G                  D                          C               GSomewhere over the rainbow blue birds fly
C              G                            D                                G  Birds fly over the rain--bow why then oh why can't I
{{{pause with birds chirping}}}

Monday, October 28, 2013

Guitar 1: Quarter 1 Self Reflection

All students in Guitar 1 must complete a 1st quarter self reflection survey. The purpose of the survey is to help gauge your achievement in the course at the halfway point of the semester and help me direct or redirect the class moving forward. Your honest feedback will help us all improve.

Self Reflection Survey

Friday, October 25, 2013

Friday Review!

Here is a compilation of recent posts. Guitarists should review the concepts, techniques and theory behind these posts.

Ode to Joy!- Single note reading on the first 2 strings and chord accompaniment

Embellished Chords- Introducing Major 7th chords to your playing.

Power Chords!- The staple of the rock guitar diet. A great way to introduce moveable chords to your playing and greatly increase your ability to get around the neck of the guitar.

Descending Bass Lines in Chords- A great way to add interest and movement to your open position chords. Many songs use these devices to create signature sounds and memorable hooks.

Thursday, October 24, 2013

Ode to Joy!

One of the most recognizable melodies in all of music, Ode to Joy is the theme of the 4th movement of Beethoven's triumphant 9th symphony. While not originally played on the guitar, it adapts well as a device to help us with the notes on the first 2 strings.
Review Notes on the 1st string
Review notes on the 2nd string

You will notice that with the melody, I have included some chords along the top of each line. These chords can be played as an accompaniment to the melody. A few of the chords I have labeled as *alternate chords, this means that these chords sound nice but are not essential. You can stay on the C chord during these chords and it will work out just fine.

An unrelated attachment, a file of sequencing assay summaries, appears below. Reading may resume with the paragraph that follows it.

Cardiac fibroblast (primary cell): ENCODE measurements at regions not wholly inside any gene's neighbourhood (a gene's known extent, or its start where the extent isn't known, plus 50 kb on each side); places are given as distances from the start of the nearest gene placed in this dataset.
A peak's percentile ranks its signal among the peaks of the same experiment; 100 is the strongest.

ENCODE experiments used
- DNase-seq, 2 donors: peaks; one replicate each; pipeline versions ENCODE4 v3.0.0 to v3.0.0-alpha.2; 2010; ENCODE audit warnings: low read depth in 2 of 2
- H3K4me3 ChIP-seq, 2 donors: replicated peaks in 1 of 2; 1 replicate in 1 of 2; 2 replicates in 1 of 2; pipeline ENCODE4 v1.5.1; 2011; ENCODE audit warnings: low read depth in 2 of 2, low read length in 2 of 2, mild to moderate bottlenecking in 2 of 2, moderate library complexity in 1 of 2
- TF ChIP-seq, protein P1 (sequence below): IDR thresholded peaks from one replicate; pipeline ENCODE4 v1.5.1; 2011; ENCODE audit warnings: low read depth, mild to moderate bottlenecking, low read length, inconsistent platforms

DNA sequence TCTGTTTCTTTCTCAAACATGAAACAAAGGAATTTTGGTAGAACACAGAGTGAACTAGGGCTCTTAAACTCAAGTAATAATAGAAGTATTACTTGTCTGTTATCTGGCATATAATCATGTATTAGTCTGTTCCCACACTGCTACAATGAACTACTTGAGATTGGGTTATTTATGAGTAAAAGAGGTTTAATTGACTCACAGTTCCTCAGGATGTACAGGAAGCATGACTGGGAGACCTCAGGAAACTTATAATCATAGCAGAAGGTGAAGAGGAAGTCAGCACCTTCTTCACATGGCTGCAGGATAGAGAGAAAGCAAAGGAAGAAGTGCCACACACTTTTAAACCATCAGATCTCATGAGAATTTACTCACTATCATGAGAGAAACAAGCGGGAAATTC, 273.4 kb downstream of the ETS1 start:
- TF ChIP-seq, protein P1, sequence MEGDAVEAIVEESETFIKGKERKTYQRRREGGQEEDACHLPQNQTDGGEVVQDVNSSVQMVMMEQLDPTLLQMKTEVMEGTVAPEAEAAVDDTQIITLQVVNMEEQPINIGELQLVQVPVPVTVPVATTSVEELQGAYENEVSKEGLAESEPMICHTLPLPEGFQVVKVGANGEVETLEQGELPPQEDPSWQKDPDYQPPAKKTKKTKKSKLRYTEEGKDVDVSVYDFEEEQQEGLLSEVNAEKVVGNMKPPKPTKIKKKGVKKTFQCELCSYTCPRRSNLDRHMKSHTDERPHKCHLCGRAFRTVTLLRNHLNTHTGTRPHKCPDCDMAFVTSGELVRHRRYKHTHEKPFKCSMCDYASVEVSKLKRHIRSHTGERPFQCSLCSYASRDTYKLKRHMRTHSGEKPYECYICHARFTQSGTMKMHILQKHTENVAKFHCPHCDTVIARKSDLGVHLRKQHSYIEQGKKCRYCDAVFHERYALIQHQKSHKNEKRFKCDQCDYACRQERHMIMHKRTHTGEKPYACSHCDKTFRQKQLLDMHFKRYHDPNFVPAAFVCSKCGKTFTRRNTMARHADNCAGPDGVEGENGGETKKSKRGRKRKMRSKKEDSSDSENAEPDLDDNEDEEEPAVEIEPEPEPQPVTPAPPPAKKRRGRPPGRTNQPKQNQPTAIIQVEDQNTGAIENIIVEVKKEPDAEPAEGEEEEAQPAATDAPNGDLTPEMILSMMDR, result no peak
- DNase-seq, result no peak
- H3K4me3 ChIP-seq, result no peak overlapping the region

This piece also introduces eighth notes in the melody. If we use the quarter note as our beat, the eighth note gets half of a beat. In foot tapping that means the notes happen when we tap AND lift our foot. At slower tempos, you should play these all as downstrokes.

Our objective is to play this in duets, small groups and as a class.

Wednesday, October 23, 2013

Using Embellished chords to enhance your playing

This post introduces 2 new chords and places them in a progression that highlights their sound. When we talk about embellishing something, we usually mean to add something that enhances the quality. On guitar, sometimes we can add notes by lifting fingers and letting strings ring open. That is the case with the GMaj7 and the CMaj7.

These are 7th chords that sound a bit different from chords like B7, D7, and A7. These chords use a Major 7th while those other chords have a minor 7th. That one change makes a big difference in sound. The sound is often described as having a dream-like quality. Perhaps that is why John Lennon used these types of chord in his iconic song Imagine.

Try the following chord progression using chords we know and some of these embellished chords. You should notice a bit of a different sound in these chords. It is important for all the notes to ring so you hear those embellishments.